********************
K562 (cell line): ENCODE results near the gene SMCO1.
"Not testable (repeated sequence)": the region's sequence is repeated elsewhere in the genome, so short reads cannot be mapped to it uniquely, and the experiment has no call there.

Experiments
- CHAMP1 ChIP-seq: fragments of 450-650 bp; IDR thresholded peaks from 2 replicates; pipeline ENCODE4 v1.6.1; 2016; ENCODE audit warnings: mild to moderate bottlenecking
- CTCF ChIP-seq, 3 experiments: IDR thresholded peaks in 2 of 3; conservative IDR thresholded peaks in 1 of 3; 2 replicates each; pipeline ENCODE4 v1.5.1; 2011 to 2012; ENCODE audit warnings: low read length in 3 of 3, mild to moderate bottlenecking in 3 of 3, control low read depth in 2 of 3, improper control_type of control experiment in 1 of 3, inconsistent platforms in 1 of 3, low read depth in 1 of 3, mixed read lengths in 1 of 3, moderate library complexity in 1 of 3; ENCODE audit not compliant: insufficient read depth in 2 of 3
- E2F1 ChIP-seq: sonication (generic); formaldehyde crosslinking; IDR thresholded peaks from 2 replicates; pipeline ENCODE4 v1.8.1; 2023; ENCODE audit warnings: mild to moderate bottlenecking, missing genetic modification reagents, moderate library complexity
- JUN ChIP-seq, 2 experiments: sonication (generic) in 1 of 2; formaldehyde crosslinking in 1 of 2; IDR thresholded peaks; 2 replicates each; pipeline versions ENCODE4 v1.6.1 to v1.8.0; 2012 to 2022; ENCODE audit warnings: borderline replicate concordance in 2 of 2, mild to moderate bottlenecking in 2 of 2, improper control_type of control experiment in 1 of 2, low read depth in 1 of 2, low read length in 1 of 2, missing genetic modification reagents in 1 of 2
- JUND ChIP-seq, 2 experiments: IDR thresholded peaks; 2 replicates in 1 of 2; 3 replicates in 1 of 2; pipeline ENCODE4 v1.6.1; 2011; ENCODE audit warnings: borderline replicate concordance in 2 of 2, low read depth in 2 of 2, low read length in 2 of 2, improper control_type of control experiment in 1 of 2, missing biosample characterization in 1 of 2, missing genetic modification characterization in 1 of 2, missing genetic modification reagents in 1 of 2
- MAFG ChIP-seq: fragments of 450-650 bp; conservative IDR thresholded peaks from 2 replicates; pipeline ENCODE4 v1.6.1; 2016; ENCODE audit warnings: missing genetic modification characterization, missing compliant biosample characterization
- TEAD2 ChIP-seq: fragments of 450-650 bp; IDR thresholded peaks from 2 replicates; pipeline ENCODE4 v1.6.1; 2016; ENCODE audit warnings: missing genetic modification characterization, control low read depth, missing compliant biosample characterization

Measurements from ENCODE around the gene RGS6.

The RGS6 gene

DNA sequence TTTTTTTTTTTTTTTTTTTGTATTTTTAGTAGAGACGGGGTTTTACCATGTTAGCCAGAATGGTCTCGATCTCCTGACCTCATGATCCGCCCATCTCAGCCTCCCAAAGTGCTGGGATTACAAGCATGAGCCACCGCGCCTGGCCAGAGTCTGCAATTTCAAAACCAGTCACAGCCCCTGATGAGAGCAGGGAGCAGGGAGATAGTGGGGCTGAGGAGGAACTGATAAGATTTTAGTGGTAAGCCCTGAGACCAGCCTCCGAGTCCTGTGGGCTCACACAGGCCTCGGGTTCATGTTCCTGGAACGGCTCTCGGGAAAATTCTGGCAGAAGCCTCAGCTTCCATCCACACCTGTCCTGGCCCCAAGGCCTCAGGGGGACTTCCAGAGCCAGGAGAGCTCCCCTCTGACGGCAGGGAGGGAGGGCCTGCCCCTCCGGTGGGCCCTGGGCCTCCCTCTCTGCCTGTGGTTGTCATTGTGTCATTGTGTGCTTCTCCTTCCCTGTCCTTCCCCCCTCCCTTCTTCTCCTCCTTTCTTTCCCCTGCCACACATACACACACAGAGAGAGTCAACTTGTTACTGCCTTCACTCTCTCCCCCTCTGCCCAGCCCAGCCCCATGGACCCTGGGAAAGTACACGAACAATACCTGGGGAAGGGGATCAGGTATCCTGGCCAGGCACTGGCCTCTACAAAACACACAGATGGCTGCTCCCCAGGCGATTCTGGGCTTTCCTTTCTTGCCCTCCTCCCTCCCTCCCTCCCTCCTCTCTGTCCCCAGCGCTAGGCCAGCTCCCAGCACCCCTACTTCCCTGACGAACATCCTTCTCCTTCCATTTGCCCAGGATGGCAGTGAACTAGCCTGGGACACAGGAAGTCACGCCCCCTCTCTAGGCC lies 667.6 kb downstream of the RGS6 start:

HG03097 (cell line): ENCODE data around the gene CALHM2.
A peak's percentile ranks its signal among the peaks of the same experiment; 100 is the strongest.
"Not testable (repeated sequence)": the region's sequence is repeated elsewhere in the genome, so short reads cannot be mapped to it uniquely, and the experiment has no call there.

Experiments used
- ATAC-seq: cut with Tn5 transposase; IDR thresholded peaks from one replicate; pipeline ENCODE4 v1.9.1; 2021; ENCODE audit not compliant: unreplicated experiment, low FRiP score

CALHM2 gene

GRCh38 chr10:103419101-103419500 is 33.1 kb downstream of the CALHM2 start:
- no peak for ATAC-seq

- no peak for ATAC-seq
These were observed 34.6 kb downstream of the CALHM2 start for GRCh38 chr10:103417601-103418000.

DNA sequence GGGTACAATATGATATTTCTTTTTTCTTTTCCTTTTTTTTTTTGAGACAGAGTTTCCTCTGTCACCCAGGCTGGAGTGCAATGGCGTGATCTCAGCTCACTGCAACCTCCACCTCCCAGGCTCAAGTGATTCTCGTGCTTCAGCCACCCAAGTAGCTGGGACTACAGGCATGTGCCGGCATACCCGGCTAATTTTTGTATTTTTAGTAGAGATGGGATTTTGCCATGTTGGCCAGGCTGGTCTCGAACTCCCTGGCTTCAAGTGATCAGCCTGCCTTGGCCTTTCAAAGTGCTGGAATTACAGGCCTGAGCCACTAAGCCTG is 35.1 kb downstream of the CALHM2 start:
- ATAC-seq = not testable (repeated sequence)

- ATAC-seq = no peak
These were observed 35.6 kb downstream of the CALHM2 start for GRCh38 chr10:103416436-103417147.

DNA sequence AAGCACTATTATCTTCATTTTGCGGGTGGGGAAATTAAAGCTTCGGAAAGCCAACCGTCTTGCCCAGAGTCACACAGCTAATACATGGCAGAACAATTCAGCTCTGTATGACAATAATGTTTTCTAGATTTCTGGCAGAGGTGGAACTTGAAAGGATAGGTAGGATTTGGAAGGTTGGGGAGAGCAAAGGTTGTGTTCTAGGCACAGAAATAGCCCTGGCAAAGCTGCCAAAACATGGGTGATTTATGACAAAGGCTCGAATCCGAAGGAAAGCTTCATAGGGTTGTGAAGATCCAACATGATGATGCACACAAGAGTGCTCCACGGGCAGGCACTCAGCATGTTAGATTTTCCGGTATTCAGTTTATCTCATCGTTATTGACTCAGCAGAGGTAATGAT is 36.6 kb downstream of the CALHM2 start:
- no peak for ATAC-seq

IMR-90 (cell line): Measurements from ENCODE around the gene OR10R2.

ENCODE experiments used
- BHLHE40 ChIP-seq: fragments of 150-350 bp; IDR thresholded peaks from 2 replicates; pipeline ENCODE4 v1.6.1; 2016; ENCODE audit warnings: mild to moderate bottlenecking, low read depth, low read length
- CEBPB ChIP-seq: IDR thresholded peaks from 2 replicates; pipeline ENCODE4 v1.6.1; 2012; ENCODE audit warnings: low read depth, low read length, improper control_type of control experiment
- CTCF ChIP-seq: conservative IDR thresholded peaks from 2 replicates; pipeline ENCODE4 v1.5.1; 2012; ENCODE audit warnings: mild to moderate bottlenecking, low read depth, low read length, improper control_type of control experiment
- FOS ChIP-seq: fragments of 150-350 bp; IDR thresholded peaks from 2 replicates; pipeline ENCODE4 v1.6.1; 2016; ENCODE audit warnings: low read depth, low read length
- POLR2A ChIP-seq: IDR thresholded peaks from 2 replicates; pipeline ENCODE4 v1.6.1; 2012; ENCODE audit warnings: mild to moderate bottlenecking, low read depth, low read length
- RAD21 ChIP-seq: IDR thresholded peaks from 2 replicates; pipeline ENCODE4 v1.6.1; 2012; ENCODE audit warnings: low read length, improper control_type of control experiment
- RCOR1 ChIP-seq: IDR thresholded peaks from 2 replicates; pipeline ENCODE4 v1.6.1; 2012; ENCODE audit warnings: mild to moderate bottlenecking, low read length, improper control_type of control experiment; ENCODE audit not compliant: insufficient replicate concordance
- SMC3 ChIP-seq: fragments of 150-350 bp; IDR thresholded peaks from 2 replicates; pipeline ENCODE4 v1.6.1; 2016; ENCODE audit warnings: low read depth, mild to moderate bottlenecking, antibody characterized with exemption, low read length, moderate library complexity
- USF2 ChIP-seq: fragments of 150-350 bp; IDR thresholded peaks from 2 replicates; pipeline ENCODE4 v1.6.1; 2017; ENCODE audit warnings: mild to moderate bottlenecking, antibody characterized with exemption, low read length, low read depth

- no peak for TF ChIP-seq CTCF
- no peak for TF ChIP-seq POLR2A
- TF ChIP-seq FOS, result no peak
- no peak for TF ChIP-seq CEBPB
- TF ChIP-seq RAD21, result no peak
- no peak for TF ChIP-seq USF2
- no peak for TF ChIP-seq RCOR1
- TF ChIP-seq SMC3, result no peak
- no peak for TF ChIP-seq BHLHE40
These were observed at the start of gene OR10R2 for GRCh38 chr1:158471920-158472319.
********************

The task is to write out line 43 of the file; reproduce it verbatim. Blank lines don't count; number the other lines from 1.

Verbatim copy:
- TF ChIP-seq FOS, result no peak